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Old and New Edinburgh Vol. II


208 OLD AND ?NEW EDINBURGH. [High Street. there was born in 1741 his son, the celebrated statesman, Henry Viscount Melville. There long abode, on the first floor of the ? Bishop?s Land,? a fine old Scottish gentleman, ?? one of the olden time,? Sir Stuart Thriepland, of Fingask Castle, Bart., whose father had been attainted after the battle of Sheriffmuir, which, however, did not prevent Sir Stuart from duly taking his full share in the ?45. His wanderings over, and the persecutions past, he took up his residence here, and had his house well hung, we are told, with well-painted portraits of royal per- He died 1 sonages-but not cf the reipinn house. One of the most famous edifices on the north side of the High Street was known as ? the Bishop?s Land,? so called from having been the town residence of John Spottiswood, Archbishop of St. Andrews in 1615, and son of John Spottiswood, Superintendent of Lothian, a reformed divine, who prayed over James VI., and blessed him when an infant in his cradle, in the Castle of Edinburgh. From him the Archbishop inherited the house, which bore the legend and date, BLISSIT .BE .YE. LORD. FOR.ALL. HIS. GIFTIS. 1578. consequently it must have been built when the Superintendent (whose father fell at Flodden) was in his sixty-eighth year, and was an edifice sufficiently commodious and magnificent to serve as a town residence of the Primate of Scotland, who in his zeal to promote the designs of James VI. for the establishment of Episcopacy, performed the then astounding task of no less than fifty journeys to London. The ground floor of the mansion, like many others of the same age in the same street, was formed of a deeply-arched piazza, the arches of whichsprang from massive stone piers. From the first floor there projected ~. ALLAN RAMSAY. (From the Portrait in ihe 1761 Edition e/ has ?Poems.?) a fine brass balcony, that must many a time and oft have been hung with gay garlands and tapestry, and crowded with the fair and noble to witness the state pageants of old, such as the great procession of Charles I. to Holyrood, where he was crowned by the archbishop King of Scotland in 1633. From this house Spottiswood was obliged to fly, when the nation en mnsse resisted, with peremptory promptitude, the introduction of the Liturgy. He took refuge in London, where he died in 1639, and was interred in Westminster Abbey. In 1752 the celebrated Lady Jane Douglas, wife of Sir George Stuart of Grantully, and the heroine of the famous ? Douglas cause,? was an occupant of ?? the Bishop?s Land,? till she ceased to be able to afford a residence even there. Therein, tDo, resided the first Lord President Dundas, and - - in 1805, and the forfeited honours were generously restored by George IV. in 1826 to his son, Sir Patrick M. Thriepland of Fingask, which had long before been purchased back by the money of his mother, Janet Sinclair of Southdun. On the third floor, above him, dwelt the Hamiltons of Pencaitland, and the baronial Aytouns of Inchdairnie. hlrs. Aytoun was Isabel, daughter of Kobert, fourth Lord Rollo, ? and would sometimes come down the stair,? says Robert Chambers, ? lighting herself with a little waxen taper, to drink tea with Mrs. Janet Thriepland (Sir Patrick?s sister)-for so she called herself, though unmarried. In the uppermost floor of all lived a reputable tailor and his family. All the various tenants, including the tailor, were on friendly terms with ? each other-a pleasant. thing to tell of this bit of the old world, which has left nothing of the same kind behind it in these days, when we all live at il greater distance, physical and moral, from each other.? This fine old tenement, which. was one of the most aristocratic in the street till a comparatively recent period, was totally destroyed by fire in 1814. Eastward of it stood the town-house of the Hendersons of Fordel (an old patrician Fifeshire family), with whom Queen Mary was once a visitor; but it, too, has passed away, and an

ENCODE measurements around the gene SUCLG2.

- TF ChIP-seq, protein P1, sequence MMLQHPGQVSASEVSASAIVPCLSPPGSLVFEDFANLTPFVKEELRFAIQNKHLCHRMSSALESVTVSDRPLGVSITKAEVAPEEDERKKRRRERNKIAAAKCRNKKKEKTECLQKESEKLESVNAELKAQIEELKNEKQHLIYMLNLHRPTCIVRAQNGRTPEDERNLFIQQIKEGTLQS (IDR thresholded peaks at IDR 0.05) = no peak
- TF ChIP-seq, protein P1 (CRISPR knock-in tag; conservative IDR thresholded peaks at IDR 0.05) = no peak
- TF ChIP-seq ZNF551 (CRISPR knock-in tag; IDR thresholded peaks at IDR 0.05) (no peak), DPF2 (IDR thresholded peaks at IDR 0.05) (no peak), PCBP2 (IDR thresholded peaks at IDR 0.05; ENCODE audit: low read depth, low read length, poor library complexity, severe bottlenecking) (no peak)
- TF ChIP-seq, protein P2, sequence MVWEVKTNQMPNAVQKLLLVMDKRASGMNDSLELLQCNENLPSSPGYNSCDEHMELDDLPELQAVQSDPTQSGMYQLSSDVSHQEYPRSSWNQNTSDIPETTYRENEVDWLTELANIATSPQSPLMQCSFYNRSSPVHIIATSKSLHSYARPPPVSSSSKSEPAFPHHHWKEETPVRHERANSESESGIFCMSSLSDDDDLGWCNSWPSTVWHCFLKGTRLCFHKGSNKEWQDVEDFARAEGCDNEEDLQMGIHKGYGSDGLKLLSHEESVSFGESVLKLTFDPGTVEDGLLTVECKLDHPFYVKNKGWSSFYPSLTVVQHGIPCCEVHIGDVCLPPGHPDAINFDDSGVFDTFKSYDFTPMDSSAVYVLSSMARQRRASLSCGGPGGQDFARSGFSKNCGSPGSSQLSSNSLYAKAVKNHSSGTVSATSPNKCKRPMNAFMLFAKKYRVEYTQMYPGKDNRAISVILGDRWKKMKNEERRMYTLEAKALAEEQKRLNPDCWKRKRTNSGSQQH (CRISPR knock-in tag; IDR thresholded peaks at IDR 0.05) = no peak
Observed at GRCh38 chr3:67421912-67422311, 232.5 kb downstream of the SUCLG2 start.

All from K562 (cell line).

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209 High StrcetJ THE LODGING OF THE EARLS OF CRAWFORD. remaining in prison for a tyme, being in health att night, upon the morn was found dead. It was thought that she had wronged herselfe, either by strangling or by poyson; but we leave that to the judgment of the Great Day.? She had likely died of grief and horror. On the same side or the street, and nearly opposite the head of Blackfriars Wynd, was the lodging or town house of the Earls of Crawford. unattractive modem block of biiildings occupies its site. In ?Lamont?s Diary? we read, that in 1649, Lady Pitarro, a sister of the Laird of Fordel-Henderson, ? was delated by many to be a witch; was apprehended and camed to Edinburghe, where she was keiped fast; and after Lord Spynie and was slain in 1607 by Lindesay of Edzell), was promoted to the command of the Royal Guards, over the head of the Master of Glammis, who resented this bitterly. ?Some bragging,? says Moyse, ?followed thereupon betwixt him and the Earl of Bothwell, who took part with the Earl of Crawford and his brother against the Master of Glarnrnis, and both parties having great companies attending them, some tumult was It is mentioned in ?Moyse?s Memoirs,? when occupied by David ninth Earl of Crawford, in 1588, about the time when Francis Stewart Earl of Bothwell was alternately the pest and terror of James VI. Sir Alexander Lindesay, brother of the Earl of Crawford (a gentleman who was created ALLAN RAMSAY?S SHOP, HIGH STKEET.
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